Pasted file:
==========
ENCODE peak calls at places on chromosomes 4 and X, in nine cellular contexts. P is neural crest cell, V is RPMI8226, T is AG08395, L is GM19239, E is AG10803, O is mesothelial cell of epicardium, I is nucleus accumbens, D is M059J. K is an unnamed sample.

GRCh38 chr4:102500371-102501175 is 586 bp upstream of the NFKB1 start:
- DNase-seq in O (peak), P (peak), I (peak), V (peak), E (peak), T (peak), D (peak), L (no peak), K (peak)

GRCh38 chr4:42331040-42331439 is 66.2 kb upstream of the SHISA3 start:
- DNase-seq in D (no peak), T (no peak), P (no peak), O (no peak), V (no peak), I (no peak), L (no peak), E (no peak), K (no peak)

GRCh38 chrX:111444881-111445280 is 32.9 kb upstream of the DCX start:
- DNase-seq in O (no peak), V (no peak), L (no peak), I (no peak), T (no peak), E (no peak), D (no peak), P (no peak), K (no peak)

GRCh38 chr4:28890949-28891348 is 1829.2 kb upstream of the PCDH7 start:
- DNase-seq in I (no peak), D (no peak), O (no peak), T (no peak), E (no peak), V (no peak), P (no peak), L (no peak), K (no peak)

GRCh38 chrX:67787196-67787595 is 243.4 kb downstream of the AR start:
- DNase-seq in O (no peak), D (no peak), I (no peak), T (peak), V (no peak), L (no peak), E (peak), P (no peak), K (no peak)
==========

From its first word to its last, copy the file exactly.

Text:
ENCODE peak calls at places on chromosomes 4 and X, in nine cellular contexts. P is neural crest cell, V is RPMI8226, T is AG08395, L is GM19239, E is AG10803, O is mesothelial cell of epicardium, I is nucleus accumbens, D is M059J. K is an unnamed sample.

GRCh38 chr4:102500371-102501175 is 586 bp upstream of the NFKB1 start:
- DNase-seq in O (peak), P (peak), I (peak), V (peak), E (peak), T (peak), D (peak), L (no peak), K (peak)

GRCh38 chr4:42331040-42331439 is 66.2 kb upstream of the SHISA3 start:
- DNase-seq in D (no peak), T (no peak), P (no peak), O (no peak), V (no peak), I (no peak), L (no peak), E (no peak), K (no peak)

GRCh38 chrX:111444881-111445280 is 32.9 kb upstream of the DCX start:
- DNase-seq in O (no peak), V (no peak), L (no peak), I (no peak), T (no peak), E (no peak), D (no peak), P (no peak), K (no peak)

GRCh38 chr4:28890949-28891348 is 1829.2 kb upstream of the PCDH7 start:
- DNase-seq in I (no peak), D (no peak), O (no peak), T (no peak), E (no peak), V (no peak), P (no peak), L (no peak), K (no peak)

GRCh38 chrX:67787196-67787595 is 243.4 kb downstream of the AR start:
- DNase-seq in O (no peak), D (no peak), I (no peak), T (peak), V (no peak), L (no peak), E (peak), P (no peak), K (no peak)